Equality in cupcake form

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I remember my first day of class, eagerly sitting in my seat-my eyes scanning the syllabus intrigued as to what would be required of us for the spring semester.  I remember initially feeling out of place.  Activism itself was foreign to me, and getting involved spurred up even more feelings of disconnection.  Personally I have always been a typical shy and introverted person.  My ultimate goal in high school was to remain unnoticed by literally everyone-mostly because interaction usually or eventually comes with conflict. Obviously as I have grown older, my social skills have gone up but a few characteristics still linger.

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For my activism project I participated in the Pay Equity Bake sale-an effort to reach out and create awareness about the obvious gap in yearly wages between men and women.  Feelings of invisibility exist among women who work just as hard as men in our society- Discrimination of gender and race can appear in the workplace and it becomes prevalent in how much income both groups take home at the end of the day.  There are laws that supposedly protect against this (such as the Equal Pay act of 1963) and opportunities for women to challenge the workforce when injustice emerges but like a lot of laws in this country-sometimes it is not fully enforced.

I think I chose this particular topic because although personally I had not experienced discrimination (at least in terms of gender) in the workplace, I knew that as a woman of color I would eventually encounter this problem-especially upon graduating college.  What is interesting is why exactly the wage gap exists.  I think the problem bleeds deeper into our culture, it’s not just because all employers are sexist.  For some reason at a young age we are taught a phrase and an attitude that was pushed into the limelight years and years ago by our past feminist comrades-that “women can do anything”.  The problem is a conflicting one in which society tends to serve us on a daily basis-that it’s alright to believe you can do anything but in actuality you must conform to a standard that has been set for hundreds of years.  This comes to light in schools, where female students are pushed towards academics that do not favor math and science and in return women do not go after careers that center around it.  Careers in math and science statistically collect more profit than other fields, which can put women at a disadvantage in the long run.  A few years ago a teacher of mine directed a piece of advice to all the women in the classroom: It was that before we choose a career field or a particular major in college, we must first be mindful of the impact a child would have on whatever was chosen in the future (Assuming we would all have children since this is our biological purpose in life anyway).  So when choosing to be a doctor or an astronaut-keep in mind a child will prevent any truly successful outcomes, so it was best to aim a little lower.  Needless to say, hearing this from a teacher was extremely disheartening.  But this could also be a reason as to why women make less.  Women are more likely to take time off when children are born, leaving the opportunity for more promotions and better incomes to men.  Because in our society women are still the nurturing caregivers and the responsibility isn’t evenly shared with men.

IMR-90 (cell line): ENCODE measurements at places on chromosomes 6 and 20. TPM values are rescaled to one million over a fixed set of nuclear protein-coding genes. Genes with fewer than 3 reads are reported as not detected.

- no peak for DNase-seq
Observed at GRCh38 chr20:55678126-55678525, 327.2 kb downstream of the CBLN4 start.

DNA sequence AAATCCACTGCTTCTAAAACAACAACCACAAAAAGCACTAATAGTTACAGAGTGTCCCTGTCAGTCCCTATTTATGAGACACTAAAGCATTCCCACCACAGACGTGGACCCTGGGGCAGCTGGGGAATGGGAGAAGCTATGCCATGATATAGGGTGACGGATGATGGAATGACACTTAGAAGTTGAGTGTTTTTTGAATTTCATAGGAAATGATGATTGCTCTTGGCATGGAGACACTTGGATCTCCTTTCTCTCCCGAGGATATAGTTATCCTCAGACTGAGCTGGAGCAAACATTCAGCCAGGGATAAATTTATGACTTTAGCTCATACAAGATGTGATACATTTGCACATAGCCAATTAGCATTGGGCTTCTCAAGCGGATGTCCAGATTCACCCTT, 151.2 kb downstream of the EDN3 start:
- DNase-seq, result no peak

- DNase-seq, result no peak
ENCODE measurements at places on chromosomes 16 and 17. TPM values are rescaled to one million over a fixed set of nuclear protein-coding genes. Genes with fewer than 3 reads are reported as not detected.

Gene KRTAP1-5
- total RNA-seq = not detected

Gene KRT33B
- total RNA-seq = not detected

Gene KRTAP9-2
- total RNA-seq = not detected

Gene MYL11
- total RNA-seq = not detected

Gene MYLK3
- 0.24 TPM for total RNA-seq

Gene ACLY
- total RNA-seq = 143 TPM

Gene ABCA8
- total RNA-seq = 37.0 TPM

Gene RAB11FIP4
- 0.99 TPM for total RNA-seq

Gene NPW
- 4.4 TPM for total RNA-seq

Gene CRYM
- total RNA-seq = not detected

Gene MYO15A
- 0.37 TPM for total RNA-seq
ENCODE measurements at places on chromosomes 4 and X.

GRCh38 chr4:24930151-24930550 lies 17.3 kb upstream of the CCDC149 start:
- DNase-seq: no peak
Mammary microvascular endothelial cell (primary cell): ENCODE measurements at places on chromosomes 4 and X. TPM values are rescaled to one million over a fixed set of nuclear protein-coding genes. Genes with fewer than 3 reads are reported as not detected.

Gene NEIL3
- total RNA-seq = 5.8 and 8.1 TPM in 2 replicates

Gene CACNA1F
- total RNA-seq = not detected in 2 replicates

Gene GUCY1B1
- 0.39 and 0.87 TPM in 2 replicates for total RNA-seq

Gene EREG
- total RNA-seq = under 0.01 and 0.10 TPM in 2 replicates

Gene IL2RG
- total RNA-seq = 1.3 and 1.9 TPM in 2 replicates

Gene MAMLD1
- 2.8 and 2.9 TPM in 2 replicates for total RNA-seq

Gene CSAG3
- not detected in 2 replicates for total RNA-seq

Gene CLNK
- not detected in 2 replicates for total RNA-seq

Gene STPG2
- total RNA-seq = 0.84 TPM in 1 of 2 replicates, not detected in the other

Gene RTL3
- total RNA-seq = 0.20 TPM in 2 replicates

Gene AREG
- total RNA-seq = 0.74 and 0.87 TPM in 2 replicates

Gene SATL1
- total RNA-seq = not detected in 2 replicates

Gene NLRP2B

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My favorite part of the bake sale was the pricing strategy.  The price of each baked good depended on a person’s race and gender.  For example a white male would pay a dollar for a cupcake, whereas an African American woman would pay 63 cents-because each African American woman makes 63 cents to every dollar a white male makes.  Not only did this genuinely genius pricing technique draw interest by passerby’s, forcing people to self-identify gave people a chance to connect with the information on a personal level and when this happens the material will stay in the brain longer.  If there is anything I would do differently it would be to find out how to be more involved in the actual process and not execution.  I think in order to truly be involved in something one must be extremely persistent and my shyness definitely took over in times like this.  However, I really did enjoy participating in this and it really sparked my interest in getting involved in other things next semester.  And I’ll always have extra cake mix in my cabinet for any bake sale in the future

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One thought on “Equality in cupcake form

  1. I find the pay strategy particularly interesting, but I think it sends out the wrong message with regards to equality. Wouldn’t it be better to advertise the prices as such, raising awareness and questions, only to charge everyone the same when they come to pay? That way emphasising the goal of equality rather than making people feel like they’re less welcome. I mean the pay gap is the product of a terrible system, rather than the result of the most of the individuals in it.

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